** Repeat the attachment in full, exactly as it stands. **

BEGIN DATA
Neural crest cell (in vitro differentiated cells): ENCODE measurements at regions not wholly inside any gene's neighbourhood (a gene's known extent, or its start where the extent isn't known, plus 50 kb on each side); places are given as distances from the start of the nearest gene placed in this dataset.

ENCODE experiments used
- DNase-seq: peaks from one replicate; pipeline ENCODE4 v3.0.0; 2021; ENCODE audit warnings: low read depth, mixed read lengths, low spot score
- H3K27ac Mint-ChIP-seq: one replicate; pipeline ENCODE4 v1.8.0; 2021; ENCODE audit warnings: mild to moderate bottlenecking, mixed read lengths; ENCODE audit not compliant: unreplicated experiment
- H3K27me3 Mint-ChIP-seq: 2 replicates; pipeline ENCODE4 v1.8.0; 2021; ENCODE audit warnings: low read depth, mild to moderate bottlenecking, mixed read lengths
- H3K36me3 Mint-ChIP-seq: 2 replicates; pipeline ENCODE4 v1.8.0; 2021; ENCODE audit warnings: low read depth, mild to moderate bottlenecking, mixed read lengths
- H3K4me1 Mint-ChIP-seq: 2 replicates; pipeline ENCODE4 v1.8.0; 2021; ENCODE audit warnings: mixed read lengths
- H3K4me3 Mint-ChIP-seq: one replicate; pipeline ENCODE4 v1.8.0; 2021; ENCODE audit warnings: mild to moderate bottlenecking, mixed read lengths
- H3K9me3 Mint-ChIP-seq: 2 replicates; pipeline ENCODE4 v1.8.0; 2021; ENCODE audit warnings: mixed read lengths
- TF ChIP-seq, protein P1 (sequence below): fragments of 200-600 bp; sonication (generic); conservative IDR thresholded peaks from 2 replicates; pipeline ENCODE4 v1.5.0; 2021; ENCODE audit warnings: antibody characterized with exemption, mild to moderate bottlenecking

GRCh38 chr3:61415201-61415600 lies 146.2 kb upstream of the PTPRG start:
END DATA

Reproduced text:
Neural crest cell (in vitro differentiated cells): ENCODE measurements at regions not wholly inside any gene's neighbourhood (a gene's known extent, or its start where the extent isn't known, plus 50 kb on each side); places are given as distances from the start of the nearest gene placed in this dataset.

ENCODE experiments used
- DNase-seq: peaks from one replicate; pipeline ENCODE4 v3.0.0; 2021; ENCODE audit warnings: low read depth, mixed read lengths, low spot score
- H3K27ac Mint-ChIP-seq: one replicate; pipeline ENCODE4 v1.8.0; 2021; ENCODE audit warnings: mild to moderate bottlenecking, mixed read lengths; ENCODE audit not compliant: unreplicated experiment
- H3K27me3 Mint-ChIP-seq: 2 replicates; pipeline ENCODE4 v1.8.0; 2021; ENCODE audit warnings: low read depth, mild to moderate bottlenecking, mixed read lengths
- H3K36me3 Mint-ChIP-seq: 2 replicates; pipeline ENCODE4 v1.8.0; 2021; ENCODE audit warnings: low read depth, mild to moderate bottlenecking, mixed read lengths
- H3K4me1 Mint-ChIP-seq: 2 replicates; pipeline ENCODE4 v1.8.0; 2021; ENCODE audit warnings: mixed read lengths
- H3K4me3 Mint-ChIP-seq: one replicate; pipeline ENCODE4 v1.8.0; 2021; ENCODE audit warnings: mild to moderate bottlenecking, mixed read lengths
- H3K9me3 Mint-ChIP-seq: 2 replicates; pipeline ENCODE4 v1.8.0; 2021; ENCODE audit warnings: mixed read lengths
- TF ChIP-seq, protein P1 (sequence below): fragments of 200-600 bp; sonication (generic); conservative IDR thresholded peaks from 2 replicates; pipeline ENCODE4 v1.5.0; 2021; ENCODE audit warnings: antibody characterized with exemption, mild to moderate bottlenecking

GRCh38 chr3:61415201-61415600 lies 146.2 kb upstream of the PTPRG start: